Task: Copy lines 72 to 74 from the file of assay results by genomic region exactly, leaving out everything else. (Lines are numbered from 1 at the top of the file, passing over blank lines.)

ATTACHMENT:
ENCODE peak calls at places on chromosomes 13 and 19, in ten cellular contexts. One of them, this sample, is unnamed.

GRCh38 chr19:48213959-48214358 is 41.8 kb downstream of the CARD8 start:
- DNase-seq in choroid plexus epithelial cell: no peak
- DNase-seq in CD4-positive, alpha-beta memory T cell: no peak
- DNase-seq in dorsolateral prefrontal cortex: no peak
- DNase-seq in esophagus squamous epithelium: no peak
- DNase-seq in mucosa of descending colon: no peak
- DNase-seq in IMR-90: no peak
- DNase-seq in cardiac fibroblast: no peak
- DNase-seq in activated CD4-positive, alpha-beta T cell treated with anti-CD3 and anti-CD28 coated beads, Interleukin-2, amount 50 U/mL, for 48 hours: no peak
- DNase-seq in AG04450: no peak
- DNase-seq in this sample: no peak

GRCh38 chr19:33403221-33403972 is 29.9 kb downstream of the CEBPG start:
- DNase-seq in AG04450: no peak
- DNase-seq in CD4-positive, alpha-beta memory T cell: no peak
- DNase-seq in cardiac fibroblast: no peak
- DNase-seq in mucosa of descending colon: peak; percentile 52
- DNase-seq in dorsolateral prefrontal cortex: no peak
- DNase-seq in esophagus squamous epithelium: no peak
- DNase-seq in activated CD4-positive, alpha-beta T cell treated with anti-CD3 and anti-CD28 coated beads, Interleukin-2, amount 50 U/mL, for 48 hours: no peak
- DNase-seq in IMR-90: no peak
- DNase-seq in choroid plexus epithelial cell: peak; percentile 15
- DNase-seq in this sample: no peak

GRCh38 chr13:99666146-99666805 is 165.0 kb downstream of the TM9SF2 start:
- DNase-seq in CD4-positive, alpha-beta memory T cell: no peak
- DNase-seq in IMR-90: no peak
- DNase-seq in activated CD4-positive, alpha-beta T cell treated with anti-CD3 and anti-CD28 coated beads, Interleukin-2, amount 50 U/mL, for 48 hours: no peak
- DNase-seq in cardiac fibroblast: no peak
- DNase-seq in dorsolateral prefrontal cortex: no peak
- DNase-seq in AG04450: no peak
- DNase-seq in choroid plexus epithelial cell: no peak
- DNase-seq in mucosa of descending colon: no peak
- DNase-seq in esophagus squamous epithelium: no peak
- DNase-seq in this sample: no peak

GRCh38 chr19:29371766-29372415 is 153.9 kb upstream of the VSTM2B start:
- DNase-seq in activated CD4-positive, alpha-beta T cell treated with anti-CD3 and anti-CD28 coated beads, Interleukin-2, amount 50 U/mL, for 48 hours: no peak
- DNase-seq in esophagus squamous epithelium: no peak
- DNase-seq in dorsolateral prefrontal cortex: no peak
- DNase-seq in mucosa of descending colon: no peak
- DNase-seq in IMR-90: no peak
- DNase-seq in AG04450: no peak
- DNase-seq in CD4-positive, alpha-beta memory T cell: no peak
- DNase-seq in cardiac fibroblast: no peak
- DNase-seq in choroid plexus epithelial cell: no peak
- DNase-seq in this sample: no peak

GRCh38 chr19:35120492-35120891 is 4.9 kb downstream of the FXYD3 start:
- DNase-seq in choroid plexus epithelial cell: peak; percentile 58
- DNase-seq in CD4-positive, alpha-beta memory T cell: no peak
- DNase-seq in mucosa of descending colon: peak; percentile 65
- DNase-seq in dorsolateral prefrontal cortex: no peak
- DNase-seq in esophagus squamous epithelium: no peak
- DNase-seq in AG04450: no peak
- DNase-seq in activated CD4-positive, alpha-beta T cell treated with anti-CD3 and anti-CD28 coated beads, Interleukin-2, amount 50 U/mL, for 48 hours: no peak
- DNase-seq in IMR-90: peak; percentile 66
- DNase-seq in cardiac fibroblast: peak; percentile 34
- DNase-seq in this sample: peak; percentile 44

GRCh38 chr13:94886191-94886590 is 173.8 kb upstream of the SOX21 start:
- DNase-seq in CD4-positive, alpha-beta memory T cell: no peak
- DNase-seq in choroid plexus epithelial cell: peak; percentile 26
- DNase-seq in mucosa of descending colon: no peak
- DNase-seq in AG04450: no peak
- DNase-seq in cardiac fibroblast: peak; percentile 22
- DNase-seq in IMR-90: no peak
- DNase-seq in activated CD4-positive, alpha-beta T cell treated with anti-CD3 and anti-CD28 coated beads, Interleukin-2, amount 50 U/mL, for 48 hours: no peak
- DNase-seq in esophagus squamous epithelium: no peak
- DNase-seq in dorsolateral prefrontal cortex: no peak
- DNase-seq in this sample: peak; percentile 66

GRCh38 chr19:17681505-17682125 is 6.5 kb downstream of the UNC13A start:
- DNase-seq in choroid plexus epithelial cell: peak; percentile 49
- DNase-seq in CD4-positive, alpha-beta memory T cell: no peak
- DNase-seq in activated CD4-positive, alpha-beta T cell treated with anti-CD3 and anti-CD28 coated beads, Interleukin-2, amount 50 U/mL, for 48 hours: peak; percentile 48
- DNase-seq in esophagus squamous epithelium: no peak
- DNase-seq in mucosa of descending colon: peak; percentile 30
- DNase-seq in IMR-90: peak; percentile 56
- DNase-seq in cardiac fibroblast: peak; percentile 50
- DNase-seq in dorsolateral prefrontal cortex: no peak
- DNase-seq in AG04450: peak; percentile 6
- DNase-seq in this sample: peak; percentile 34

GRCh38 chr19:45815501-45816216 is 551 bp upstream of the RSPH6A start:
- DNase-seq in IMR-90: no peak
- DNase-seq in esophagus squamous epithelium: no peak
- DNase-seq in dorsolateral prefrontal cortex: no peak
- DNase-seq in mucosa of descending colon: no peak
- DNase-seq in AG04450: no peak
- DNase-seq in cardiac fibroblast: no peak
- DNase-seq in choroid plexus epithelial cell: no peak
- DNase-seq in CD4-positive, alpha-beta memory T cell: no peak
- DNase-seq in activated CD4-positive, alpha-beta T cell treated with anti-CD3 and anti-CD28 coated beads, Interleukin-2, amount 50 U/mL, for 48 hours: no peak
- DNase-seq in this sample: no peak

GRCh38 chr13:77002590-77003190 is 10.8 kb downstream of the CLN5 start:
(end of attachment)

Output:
- DNase-seq in esophagus squamous epithelium: no peak
- DNase-seq in mucosa of descending colon: peak; percentile 30
- DNase-seq in IMR-90: peak; percentile 56